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Fort Bragg soldier accused of fraud after wife's suicide

The 82nd Airborne Division is looking into fraud allegations against a Fort Bragg soldier following the suicide of his wife earlier this month.

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FORT BRAGG, N.C. — The 82nd Airborne Division is looking into fraud allegations against a Fort Bragg soldier following the suicide of his wife earlier this month.

About 10 months ago, Spc. Isaac Goodwin married 22-year-old Katherine Morris in Virginia. Morris' mother is alleging that Goodwin only married her daughter to defraud the U.S. Army into giving him extra money for housing.

Marguerite Morris said that, by wedding her daughter, Goodwin became entitled to a Basic Allowance for Housing, which upped his pay by about $700 a month so that he could afford to live off-post with his wife. But Goodwin and Katherine Morris never shared a home in North Carolina, Marguerite Morris said, and Goodwin kept the money for himself.

Marguerite Morris said the phony marriage drove her daughter to depression and, ultimately, suicide.

"She loved him and she just couldn't – it was overwhelming to her that someone had fraudulently married her and betrayed her trust in so many facets," she said.

After meeting with Marguerite Morris on Wednesday, commanders with the 82nd Airborne Division ordered an investigation. 

Goodwin, who was granted emergency leave from Afghanistan after his wife's death, said the allegations are false and that he married his wife "because I love her."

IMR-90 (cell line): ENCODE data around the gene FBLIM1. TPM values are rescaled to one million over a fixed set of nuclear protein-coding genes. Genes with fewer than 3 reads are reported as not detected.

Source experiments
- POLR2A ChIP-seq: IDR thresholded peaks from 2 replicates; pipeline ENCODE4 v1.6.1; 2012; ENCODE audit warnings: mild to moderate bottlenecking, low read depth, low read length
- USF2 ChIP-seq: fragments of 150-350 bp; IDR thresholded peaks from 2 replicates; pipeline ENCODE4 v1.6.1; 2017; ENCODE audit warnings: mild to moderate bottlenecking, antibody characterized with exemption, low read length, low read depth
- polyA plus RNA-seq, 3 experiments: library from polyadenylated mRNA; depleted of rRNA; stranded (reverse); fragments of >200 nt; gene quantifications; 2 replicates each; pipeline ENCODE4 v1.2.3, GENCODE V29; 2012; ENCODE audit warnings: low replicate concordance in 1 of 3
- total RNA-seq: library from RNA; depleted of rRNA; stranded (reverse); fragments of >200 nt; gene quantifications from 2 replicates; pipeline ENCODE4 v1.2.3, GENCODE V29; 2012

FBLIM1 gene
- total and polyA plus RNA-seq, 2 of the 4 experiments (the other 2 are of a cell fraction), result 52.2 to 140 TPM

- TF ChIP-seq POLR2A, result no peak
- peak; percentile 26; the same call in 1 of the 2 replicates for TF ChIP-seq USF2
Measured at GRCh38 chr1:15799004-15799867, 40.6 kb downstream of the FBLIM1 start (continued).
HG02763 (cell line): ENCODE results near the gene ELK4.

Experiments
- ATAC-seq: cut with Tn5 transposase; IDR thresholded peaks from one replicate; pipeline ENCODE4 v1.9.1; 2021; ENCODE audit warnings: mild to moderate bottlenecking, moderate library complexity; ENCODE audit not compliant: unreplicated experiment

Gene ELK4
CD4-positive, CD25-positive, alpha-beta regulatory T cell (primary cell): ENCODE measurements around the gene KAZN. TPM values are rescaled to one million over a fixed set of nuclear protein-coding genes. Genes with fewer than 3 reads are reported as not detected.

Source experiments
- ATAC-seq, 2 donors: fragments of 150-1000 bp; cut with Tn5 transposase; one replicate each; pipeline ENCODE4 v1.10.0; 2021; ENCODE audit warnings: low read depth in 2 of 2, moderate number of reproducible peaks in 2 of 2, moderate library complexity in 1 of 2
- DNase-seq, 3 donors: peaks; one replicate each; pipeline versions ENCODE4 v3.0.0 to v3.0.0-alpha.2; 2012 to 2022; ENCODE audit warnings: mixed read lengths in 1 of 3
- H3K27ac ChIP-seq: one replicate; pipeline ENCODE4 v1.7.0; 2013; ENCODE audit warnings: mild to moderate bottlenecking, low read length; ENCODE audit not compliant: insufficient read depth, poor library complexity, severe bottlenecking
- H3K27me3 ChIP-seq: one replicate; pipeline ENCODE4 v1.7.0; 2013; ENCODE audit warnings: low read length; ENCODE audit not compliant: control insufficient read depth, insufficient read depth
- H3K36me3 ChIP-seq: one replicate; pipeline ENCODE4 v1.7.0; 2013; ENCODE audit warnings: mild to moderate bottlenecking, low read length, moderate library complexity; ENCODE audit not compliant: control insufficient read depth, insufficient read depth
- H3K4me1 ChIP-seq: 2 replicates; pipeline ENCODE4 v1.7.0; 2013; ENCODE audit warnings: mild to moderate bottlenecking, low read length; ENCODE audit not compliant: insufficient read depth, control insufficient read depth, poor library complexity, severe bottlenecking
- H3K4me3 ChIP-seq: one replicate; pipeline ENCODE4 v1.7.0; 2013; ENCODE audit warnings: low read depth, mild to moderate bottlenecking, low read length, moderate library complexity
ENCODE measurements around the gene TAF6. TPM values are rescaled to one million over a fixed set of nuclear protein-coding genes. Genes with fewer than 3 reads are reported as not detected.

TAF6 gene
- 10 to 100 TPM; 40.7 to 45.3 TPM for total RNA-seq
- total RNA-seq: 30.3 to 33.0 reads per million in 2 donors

He welcomed the Army investigation.

"I have nothing to hide. I support the Army. I love the Army," Goodwin said.

Goodwin, who is staying with his parents in Columbia, S.C., before resuming his deployment, has not been charged with any crime. The Army has appointed an investigating officer who will review evidence and conduct interviews to determine whether disciplinary action is warranted or whether the case should be referred to law enforcement for possible criminal charges.

Marguerite Morris said the two met at a social event and dated for several months before getting married. Her daughter, who planned to enroll in officer training school with the Air Force after graduating from University of Maryland, didn't tell her parents about the marriage. Her mother said that was because Goodwin told her not to.

"He convinced her somehow that if they didn't marry when she got accepted (to officer training school), they would have a problem with the military," Marguerite Morris said. "Being young and just not knowing about those sort of things, she just kind of fell for it."

After the wedding in a Virginia courtroom, Katherine Morris returned to Maryland to finish school and Goodwin prepared to deploy to Afghanistan. 

"He married her, took the license back to Fort Bragg and immediately filed for the financial benefits," Marguerite Morris said. "Every month, up to December or January, he pocketed that money."

In December, Katherine Morris tried to kill herself, her mother said. That's when her parents found out about the marriage. After that, Marguerite Morris said, Goodwin began sending his wife some of the housing allowance he was getting.

On May 6, just three weeks before graduation, Katherine Morris was found dead in her car near a mall in suburban Baltimore. The medical examiner ruled it a suicide.

Now, Marguerite Morris is determined to create awareness about what happened to her daughter in the hopes that other women won't enter into what she called a "marriage of convenience."

"This is not about revenge. This is about justice for her, because she wanted her story told," she said. "It's not just about her pain. It's the pain of others (too)." 


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